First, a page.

Japan gets football rolling but with no fans in stands
Top-flight Japanese football kicked off again on Saturday, but without spectators, following a four-month break because of coronavirus.
The restart to Japan’s J-league comes after professional baseball began its virus-delayed season behind closed doors on June 19 and the country gradually rolls back its anti-virus measures.
No spectators were allowed into stadiums for the nine games on Saturday, while players and coaches tested negative before taking part.
Barcelona legend Andres Iniesta, playing with Vissel Kobe, said he hopes to bring joy to as many people as possible at a time when the sports world has been battered by the pandemic, according to the Sankei Shimbun daily.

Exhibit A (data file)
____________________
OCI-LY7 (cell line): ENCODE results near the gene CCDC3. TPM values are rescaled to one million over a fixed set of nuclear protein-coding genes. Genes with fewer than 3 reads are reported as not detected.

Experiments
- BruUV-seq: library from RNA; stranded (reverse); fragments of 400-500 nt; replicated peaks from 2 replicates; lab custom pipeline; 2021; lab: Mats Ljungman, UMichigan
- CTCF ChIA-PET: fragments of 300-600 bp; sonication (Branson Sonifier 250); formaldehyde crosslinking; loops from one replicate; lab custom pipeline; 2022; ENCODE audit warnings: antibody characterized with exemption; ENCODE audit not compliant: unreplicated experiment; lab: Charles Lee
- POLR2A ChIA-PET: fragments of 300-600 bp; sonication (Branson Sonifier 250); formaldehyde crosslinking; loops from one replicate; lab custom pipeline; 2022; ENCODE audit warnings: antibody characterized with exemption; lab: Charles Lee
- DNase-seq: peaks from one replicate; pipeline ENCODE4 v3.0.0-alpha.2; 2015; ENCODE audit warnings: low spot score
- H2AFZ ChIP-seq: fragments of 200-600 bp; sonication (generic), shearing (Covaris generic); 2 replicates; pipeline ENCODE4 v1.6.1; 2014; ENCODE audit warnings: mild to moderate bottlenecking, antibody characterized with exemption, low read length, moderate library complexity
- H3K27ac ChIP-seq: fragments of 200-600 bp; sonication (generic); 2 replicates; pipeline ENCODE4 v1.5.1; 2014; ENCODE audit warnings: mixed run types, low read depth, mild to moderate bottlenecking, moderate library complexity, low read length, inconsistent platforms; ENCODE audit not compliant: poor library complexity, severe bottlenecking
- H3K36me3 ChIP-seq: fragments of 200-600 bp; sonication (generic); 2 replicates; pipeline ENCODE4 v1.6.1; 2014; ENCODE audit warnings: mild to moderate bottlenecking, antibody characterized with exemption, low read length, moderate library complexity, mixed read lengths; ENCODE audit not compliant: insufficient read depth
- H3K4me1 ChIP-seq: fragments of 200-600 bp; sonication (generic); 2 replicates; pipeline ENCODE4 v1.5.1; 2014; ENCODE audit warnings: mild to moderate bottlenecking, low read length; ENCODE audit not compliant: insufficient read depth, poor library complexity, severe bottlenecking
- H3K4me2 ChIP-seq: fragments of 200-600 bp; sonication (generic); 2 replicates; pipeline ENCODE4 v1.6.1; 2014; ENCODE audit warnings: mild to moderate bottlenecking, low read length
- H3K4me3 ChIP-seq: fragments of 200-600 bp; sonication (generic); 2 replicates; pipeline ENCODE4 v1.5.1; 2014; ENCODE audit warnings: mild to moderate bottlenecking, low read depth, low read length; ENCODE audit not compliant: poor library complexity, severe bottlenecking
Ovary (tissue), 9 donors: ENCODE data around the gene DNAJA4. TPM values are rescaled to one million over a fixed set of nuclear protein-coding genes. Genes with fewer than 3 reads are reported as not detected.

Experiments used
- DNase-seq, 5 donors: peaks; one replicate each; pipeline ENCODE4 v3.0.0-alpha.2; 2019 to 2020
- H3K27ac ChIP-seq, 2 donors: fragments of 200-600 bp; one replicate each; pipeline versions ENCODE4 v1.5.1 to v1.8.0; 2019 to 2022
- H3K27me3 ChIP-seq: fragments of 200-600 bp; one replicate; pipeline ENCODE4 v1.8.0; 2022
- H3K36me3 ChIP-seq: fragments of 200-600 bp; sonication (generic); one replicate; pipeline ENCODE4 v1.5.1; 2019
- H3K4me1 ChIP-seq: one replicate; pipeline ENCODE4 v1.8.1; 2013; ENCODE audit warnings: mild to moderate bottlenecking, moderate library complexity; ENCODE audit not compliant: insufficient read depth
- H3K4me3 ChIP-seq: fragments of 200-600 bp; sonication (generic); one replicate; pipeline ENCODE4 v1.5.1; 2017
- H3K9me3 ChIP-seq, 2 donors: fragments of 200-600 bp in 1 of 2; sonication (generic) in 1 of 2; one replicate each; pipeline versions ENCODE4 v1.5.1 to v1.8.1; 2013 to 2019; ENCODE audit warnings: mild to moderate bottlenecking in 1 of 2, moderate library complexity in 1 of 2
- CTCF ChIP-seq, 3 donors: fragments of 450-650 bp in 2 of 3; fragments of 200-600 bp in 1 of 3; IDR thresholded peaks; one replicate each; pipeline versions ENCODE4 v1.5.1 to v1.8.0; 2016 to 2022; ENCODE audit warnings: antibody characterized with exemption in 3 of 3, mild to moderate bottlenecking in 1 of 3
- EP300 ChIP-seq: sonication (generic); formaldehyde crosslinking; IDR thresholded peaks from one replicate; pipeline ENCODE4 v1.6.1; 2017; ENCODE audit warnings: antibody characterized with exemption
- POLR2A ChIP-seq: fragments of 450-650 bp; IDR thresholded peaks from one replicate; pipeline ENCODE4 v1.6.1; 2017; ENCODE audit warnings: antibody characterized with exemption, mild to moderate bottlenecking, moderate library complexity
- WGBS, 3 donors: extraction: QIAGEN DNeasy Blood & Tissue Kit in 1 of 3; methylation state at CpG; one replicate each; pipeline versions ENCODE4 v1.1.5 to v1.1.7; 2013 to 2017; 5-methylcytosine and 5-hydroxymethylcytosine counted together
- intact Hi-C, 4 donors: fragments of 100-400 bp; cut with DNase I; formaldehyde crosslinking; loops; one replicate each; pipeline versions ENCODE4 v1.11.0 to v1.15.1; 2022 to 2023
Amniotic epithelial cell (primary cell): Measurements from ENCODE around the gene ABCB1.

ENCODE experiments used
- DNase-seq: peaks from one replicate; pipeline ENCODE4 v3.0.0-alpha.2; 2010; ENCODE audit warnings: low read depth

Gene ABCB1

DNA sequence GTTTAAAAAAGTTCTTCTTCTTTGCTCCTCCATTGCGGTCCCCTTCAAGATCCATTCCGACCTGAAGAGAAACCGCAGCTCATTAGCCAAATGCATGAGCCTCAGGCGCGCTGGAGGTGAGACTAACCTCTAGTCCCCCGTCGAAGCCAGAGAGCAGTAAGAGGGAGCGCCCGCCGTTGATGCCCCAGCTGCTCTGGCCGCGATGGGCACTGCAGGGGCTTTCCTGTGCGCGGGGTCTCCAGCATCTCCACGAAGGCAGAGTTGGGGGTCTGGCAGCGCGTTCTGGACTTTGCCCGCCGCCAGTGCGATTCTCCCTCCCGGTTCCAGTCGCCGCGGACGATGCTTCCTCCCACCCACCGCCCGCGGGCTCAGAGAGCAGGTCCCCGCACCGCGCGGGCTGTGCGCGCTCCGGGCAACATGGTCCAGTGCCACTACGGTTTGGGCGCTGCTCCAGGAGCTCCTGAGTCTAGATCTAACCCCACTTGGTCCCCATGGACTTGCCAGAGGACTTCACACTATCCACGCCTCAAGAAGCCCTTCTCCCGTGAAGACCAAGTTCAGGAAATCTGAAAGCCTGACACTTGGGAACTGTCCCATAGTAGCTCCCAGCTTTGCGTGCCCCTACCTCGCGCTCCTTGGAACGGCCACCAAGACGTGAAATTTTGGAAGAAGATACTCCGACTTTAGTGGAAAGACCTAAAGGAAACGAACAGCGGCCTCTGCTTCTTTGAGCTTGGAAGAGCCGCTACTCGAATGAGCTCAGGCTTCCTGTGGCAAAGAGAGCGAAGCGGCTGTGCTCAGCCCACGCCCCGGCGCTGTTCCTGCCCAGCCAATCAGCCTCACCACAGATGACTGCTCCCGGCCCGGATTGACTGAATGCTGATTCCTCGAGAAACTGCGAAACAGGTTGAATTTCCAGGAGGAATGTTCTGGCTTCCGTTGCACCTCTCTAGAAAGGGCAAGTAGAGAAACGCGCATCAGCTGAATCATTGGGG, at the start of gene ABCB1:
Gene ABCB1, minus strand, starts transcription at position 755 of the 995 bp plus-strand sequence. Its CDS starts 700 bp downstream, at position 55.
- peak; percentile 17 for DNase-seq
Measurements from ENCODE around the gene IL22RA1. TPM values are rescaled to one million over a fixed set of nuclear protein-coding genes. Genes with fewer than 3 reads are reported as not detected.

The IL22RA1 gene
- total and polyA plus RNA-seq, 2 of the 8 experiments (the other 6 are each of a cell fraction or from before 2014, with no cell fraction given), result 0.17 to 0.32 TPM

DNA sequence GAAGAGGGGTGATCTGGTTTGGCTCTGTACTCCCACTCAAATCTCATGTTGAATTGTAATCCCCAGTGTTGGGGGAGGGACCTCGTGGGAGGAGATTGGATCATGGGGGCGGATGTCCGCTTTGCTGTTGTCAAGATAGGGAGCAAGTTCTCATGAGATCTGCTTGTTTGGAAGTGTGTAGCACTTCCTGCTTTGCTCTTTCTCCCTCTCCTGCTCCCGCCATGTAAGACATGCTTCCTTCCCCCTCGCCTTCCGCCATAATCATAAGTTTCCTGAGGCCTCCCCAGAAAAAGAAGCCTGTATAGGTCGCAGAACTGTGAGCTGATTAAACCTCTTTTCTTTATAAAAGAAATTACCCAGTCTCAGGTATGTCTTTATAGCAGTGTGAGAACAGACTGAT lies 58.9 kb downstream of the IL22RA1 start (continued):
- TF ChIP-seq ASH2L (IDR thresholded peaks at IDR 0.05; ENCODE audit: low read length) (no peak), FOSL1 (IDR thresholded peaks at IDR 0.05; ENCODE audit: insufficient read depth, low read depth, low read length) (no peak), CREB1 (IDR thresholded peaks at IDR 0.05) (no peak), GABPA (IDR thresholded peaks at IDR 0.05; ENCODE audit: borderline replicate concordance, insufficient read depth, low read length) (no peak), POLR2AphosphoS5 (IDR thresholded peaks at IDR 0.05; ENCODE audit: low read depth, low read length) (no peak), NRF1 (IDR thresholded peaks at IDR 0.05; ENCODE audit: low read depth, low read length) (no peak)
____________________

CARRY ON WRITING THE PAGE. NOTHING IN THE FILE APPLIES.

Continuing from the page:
The league got underway for one weekend in February before it was suspended.
Spectators will be allowed to watch live from July 10, with stadiums scheduled to admit 5,000 — or 50 percent of their capacity — whichever number is smaller.
Fans are expected to be asked to wear masks, wash their hands frequently and avoid shouting.
The government has lifted a national state of emergency imposed to contain the virus, but the public are still urged to observe good hygiene practices and social distancing.
The pandemic has already forced a one-year delay to the summer Tokyo Olympics, and suspended everything from sumo to the summer high-school baseball tournament — an enormously popular event that receives extensive television coverage.
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